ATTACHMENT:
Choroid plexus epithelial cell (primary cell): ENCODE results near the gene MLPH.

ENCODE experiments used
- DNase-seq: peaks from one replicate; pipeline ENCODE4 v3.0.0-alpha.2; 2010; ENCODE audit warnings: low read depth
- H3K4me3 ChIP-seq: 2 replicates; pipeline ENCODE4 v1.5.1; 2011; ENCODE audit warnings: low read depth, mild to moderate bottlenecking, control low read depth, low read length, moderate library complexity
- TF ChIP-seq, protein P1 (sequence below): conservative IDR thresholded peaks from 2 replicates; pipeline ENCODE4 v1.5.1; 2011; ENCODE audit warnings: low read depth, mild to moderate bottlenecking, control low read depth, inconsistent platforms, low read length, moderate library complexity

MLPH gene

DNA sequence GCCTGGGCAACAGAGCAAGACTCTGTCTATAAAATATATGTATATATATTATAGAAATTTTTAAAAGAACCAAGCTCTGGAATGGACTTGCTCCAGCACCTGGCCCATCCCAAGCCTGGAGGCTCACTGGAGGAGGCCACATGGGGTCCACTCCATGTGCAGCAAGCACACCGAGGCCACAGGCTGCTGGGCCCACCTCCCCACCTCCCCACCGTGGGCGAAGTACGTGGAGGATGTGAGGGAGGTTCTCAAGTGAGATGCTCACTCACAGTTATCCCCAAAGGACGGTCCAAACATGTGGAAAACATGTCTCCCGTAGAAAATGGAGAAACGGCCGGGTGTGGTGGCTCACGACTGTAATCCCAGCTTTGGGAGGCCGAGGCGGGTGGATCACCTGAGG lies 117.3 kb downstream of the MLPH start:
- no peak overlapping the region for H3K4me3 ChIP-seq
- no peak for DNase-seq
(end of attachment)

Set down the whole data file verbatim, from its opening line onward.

Choroid plexus epithelial cell (primary cell): ENCODE results near the gene MLPH.

ENCODE experiments used
- DNase-seq: peaks from one replicate; pipeline ENCODE4 v3.0.0-alpha.2; 2010; ENCODE audit warnings: low read depth
- H3K4me3 ChIP-seq: 2 replicates; pipeline ENCODE4 v1.5.1; 2011; ENCODE audit warnings: low read depth, mild to moderate bottlenecking, control low read depth, low read length, moderate library complexity
- TF ChIP-seq, protein P1 (sequence below): conservative IDR thresholded peaks from 2 replicates; pipeline ENCODE4 v1.5.1; 2011; ENCODE audit warnings: low read depth, mild to moderate bottlenecking, control low read depth, inconsistent platforms, low read length, moderate library complexity

MLPH gene

DNA sequence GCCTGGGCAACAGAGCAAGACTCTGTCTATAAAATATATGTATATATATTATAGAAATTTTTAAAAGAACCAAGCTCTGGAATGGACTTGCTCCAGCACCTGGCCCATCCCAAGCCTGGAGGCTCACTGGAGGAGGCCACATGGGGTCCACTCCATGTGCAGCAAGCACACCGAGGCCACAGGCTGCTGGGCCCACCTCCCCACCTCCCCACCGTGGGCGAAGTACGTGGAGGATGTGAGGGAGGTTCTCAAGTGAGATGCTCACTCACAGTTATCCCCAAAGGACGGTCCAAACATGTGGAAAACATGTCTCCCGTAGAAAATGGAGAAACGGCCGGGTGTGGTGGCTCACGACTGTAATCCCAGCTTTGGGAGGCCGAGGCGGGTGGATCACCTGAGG lies 117.3 kb downstream of the MLPH start:
- no peak overlapping the region for H3K4me3 ChIP-seq
- no peak for DNase-seq